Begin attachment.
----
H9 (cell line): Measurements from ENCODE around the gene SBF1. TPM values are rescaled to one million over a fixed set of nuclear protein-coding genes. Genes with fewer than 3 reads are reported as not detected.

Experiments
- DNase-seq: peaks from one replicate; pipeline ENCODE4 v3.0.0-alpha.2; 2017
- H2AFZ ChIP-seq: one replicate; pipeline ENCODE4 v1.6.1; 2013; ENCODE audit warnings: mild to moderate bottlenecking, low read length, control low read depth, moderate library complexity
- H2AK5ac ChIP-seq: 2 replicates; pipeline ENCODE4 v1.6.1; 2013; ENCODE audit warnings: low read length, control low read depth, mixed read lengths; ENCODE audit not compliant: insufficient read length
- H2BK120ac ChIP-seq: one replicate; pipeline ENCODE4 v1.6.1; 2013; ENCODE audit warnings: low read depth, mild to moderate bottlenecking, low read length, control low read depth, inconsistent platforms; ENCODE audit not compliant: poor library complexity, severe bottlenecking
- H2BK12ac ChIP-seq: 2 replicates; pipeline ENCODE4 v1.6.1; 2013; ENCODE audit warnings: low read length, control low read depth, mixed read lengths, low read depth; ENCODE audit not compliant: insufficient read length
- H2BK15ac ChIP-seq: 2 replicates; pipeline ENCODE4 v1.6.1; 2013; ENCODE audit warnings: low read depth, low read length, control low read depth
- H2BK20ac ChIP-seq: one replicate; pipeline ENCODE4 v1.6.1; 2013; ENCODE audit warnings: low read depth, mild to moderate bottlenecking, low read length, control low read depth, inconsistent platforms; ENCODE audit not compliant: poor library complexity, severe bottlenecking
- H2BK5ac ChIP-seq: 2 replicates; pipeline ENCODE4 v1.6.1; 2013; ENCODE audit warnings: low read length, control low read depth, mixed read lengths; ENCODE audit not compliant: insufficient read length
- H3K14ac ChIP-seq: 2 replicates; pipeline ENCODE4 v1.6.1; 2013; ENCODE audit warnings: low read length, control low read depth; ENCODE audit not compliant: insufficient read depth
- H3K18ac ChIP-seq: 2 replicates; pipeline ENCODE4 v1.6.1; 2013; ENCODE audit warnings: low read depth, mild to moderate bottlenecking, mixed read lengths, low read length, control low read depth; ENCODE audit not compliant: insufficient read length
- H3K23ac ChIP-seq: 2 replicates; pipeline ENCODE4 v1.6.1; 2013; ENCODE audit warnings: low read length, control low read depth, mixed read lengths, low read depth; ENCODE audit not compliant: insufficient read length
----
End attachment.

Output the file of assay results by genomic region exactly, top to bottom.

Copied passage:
H9 (cell line): Measurements from ENCODE around the gene SBF1. TPM values are rescaled to one million over a fixed set of nuclear protein-coding genes. Genes with fewer than 3 reads are reported as not detected.

Experiments
- DNase-seq: peaks from one replicate; pipeline ENCODE4 v3.0.0-alpha.2; 2017
- H2AFZ ChIP-seq: one replicate; pipeline ENCODE4 v1.6.1; 2013; ENCODE audit warnings: mild to moderate bottlenecking, low read length, control low read depth, moderate library complexity
- H2AK5ac ChIP-seq: 2 replicates; pipeline ENCODE4 v1.6.1; 2013; ENCODE audit warnings: low read length, control low read depth, mixed read lengths; ENCODE audit not compliant: insufficient read length
- H2BK120ac ChIP-seq: one replicate; pipeline ENCODE4 v1.6.1; 2013; ENCODE audit warnings: low read depth, mild to moderate bottlenecking, low read length, control low read depth, inconsistent platforms; ENCODE audit not compliant: poor library complexity, severe bottlenecking
- H2BK12ac ChIP-seq: 2 replicates; pipeline ENCODE4 v1.6.1; 2013; ENCODE audit warnings: low read length, control low read depth, mixed read lengths, low read depth; ENCODE audit not compliant: insufficient read length
- H2BK15ac ChIP-seq: 2 replicates; pipeline ENCODE4 v1.6.1; 2013; ENCODE audit warnings: low read depth, low read length, control low read depth
- H2BK20ac ChIP-seq: one replicate; pipeline ENCODE4 v1.6.1; 2013; ENCODE audit warnings: low read depth, mild to moderate bottlenecking, low read length, control low read depth, inconsistent platforms; ENCODE audit not compliant: poor library complexity, severe bottlenecking
- H2BK5ac ChIP-seq: 2 replicates; pipeline ENCODE4 v1.6.1; 2013; ENCODE audit warnings: low read length, control low read depth, mixed read lengths; ENCODE audit not compliant: insufficient read length
- H3K14ac ChIP-seq: 2 replicates; pipeline ENCODE4 v1.6.1; 2013; ENCODE audit warnings: low read length, control low read depth; ENCODE audit not compliant: insufficient read depth
- H3K18ac ChIP-seq: 2 replicates; pipeline ENCODE4 v1.6.1; 2013; ENCODE audit warnings: low read depth, mild to moderate bottlenecking, mixed read lengths, low read length, control low read depth; ENCODE audit not compliant: insufficient read length
- H3K23ac ChIP-seq: 2 replicates; pipeline ENCODE4 v1.6.1; 2013; ENCODE audit warnings: low read length, control low read depth, mixed read lengths, low read depth; ENCODE audit not compliant: insufficient read length